Anyone who has spent any amount of time with me knows I am a military history junkie. When the time came to create a group of heroes who would willingly run into a burning building and die or kill for the sake of the mission or the man next to them, a Marine Force Recon team fit the bill.
Up until about fifty years ago most militaries subscribed to the theory that having a larger force is the best way to win a war. During WWII, England developed Commandos, small raiding forces that could disrupt enemy operations from behind enemy lines. The US military recognized how effective they were and started their own Special Forces teams. The teams were really only an experiment that had never been tested until French Indochina became Vietnam and Vietnam became the clusterjam that was the Vietnam War. The experiences gained in World War II and the Korean War, with their large-scale operations and clearly defined front lines, heavily dominated the strategy and planning of the American high command at the beginning of the Vietnam War. As a result, most senior commanders were philosophically ill-equipped for the guerrilla warfare reality that confronted them. Eventually, commanders started to realize that the idea of throwing soldiers into enemy fire until the enemy ran out of bullets was a bad idea. They decided that a team who could sneak up on a target, carry out a mission and return to base before the enemy knows the target has been killed, captured or destroyed might be a nice toy to have.
In 1957 Marine Force Recon was born. Force Recon is a specialized set of Marines who spend their nine-to-five training to be an ultra-efficient cross-breed between Jack Bauer, Colonel James Braddock and Jason freaking Bourne. A Force Recon team consists of four to eight tough as titanium Marines who are sent into enemy territory knowing that they will have zero backup, zero air support and if they get stuck, no one is coming for them. The general consensus is that we basically know about only a miniscule percentage of the badass operations Force Recon has carried out in its career saving the world from terrorists, communists, vampire Nazis, and who knows whatever the hell else is out there trying to kill us, but the crap we know about is pretty much epic awesome. The military doesn’t have a public top secret mission search engine so what information I could find came from Medal of Honor citations.
During the Vietnam War an 18 man observation post staffed by Force Recon Marines and led by Gunnery Sergeant Jimmy Howard held off one of the most insane attacks in Force Recon history. Shortly after midnight the team found themselves deep inside enemy territory, surrounded by people actively trying to kill them. A Viet Cong force of 300 attacked with everything from rocks to mortars. If this had been me I would have taken a moment to pee myself and cry for my mommy, but I’m not a Force Recon Marine. Reacting swiftly and fearlessly in the face of the overwhelming odds, Howard organized his small, lethal force into a tight perimeter defense. Throughout the night, they were swarmed by Viet Cong trying to earn glory in combat or die for the cause. But, as George C. Scott said in Patton, “No bastard ever won a war by dying for his country. He won it by making the other poor, dumb bastard die for his country.” The Force Recon Marines were happy to oblige.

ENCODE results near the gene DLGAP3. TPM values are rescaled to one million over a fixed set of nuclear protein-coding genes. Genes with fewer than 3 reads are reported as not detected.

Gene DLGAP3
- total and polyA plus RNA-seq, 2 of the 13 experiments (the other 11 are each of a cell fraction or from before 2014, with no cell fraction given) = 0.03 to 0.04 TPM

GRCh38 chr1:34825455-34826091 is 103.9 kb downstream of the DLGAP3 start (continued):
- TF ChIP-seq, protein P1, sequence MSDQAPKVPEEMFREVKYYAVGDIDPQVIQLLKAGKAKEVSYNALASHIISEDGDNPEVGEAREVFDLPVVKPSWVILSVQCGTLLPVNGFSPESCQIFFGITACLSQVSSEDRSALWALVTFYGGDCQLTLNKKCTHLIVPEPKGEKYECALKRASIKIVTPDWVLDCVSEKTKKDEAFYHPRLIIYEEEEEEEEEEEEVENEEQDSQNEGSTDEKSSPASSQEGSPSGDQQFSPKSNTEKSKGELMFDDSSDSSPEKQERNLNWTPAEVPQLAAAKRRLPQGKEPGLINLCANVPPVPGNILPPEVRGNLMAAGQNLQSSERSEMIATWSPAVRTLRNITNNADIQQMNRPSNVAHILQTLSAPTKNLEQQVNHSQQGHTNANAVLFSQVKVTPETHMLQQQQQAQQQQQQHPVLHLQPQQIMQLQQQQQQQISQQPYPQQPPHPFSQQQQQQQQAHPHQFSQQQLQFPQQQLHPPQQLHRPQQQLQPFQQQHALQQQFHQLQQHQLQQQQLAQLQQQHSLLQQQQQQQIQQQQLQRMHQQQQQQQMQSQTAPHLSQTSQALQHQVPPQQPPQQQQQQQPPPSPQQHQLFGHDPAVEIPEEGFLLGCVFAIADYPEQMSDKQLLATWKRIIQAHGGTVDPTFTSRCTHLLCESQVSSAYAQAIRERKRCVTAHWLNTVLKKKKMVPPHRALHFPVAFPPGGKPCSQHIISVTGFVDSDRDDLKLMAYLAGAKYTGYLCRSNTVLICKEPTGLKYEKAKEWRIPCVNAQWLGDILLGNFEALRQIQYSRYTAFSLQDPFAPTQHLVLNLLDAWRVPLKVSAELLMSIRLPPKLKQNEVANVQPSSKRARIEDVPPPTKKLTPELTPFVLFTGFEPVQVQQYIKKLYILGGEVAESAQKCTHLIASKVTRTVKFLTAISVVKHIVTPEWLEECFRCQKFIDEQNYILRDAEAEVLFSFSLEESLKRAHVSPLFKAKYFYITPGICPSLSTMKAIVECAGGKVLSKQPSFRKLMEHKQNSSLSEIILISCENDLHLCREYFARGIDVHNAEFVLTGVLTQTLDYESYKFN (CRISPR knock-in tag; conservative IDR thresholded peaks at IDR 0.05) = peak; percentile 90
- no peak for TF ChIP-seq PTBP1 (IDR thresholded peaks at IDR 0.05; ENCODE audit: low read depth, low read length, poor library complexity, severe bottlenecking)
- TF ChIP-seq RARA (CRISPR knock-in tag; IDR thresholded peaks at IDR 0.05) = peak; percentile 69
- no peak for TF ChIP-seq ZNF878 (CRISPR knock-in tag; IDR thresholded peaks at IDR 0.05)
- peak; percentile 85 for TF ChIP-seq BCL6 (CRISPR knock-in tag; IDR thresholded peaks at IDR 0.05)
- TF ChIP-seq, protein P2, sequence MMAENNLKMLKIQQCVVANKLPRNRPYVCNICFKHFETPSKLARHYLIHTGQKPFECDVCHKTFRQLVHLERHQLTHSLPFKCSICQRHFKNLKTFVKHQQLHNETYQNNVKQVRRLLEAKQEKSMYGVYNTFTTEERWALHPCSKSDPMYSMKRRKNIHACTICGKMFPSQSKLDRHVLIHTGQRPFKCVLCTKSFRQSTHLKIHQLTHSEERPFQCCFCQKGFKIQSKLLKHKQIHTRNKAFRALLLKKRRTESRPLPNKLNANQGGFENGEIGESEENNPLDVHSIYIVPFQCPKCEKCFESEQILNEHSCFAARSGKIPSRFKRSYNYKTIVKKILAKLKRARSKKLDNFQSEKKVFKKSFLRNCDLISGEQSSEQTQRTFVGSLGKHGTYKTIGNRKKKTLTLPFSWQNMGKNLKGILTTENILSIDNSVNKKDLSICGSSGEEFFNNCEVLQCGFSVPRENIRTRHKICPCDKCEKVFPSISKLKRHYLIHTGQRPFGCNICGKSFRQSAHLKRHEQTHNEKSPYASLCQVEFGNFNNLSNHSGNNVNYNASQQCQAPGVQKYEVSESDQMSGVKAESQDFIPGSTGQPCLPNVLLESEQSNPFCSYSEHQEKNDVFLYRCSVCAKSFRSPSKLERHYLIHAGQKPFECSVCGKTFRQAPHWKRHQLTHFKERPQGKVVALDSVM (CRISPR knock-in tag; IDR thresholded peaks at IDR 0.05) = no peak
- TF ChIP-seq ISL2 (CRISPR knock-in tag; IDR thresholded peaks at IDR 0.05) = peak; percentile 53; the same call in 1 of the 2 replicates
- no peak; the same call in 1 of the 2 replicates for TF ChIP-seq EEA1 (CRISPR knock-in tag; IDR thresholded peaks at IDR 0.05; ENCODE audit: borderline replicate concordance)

At some point G/Sgt. Howard was hit by fragments of an exploding enemy grenade preventing him from moving his legs. He basically said, “Whatev,” and continued to fight. At dawn, despite the fact that 5 men were killed and all but 1 wounded, his beleaguered platoon was still in command of its position. When evacuation helicopters approached their position, Howard warned them away, which is really saying something about the entire team. I can picture myself sending a 5.56 mm hunk of lead rocketing through Gunnery Sergeant Howard's skull just so I could go home and change my undies, but I’m not a Force Recon Marine. The Marines fought like hell to make the landing zone as secure as possible. Only then, when they’re position was secure and replacements could be brought in, did they evacuate. Of the 18 men who engaged the Viet Cong Battalion of more than 300 men, 12 survived. Four platoon members were awarded the Navy Cross and the other 13 received the Silver Star for heroic action. Gunnery Sergeant Jimmie Howard was awarded the Medal of Honor. The Marine unit killed 200 Viet Cong during the 12 hour attack.
|*The Rat Bastards faces have been blacked out |
for security reasons.*
These are the warriors that inspired my Rat Bastards. The Rat Bastards live by their own set of rules above and beyond the rules issued by the Marine Corps.
They do not disrespect anyone, even the enemy. If someone has done something disrespectful toward a team member, the team exacts a punishment then they go on about their day.
They protect each other and each other’s families.
All will come if one calls.
They do not have tattoos. Distinguishing marks are dangerous for people whose lives depend on not being seen or remembered.
They respect women and children.
They do not brag about their accomplishments and they don’t publicize their failures.
The Rat Bastards do not use their real names. They are called by their Rat Bastard name. They are Shooter, Tongue, Switch, Doc, Martinez (not his real name) and Horndog. You will get a chance to meet all of them on upcoming Character Wednesdays!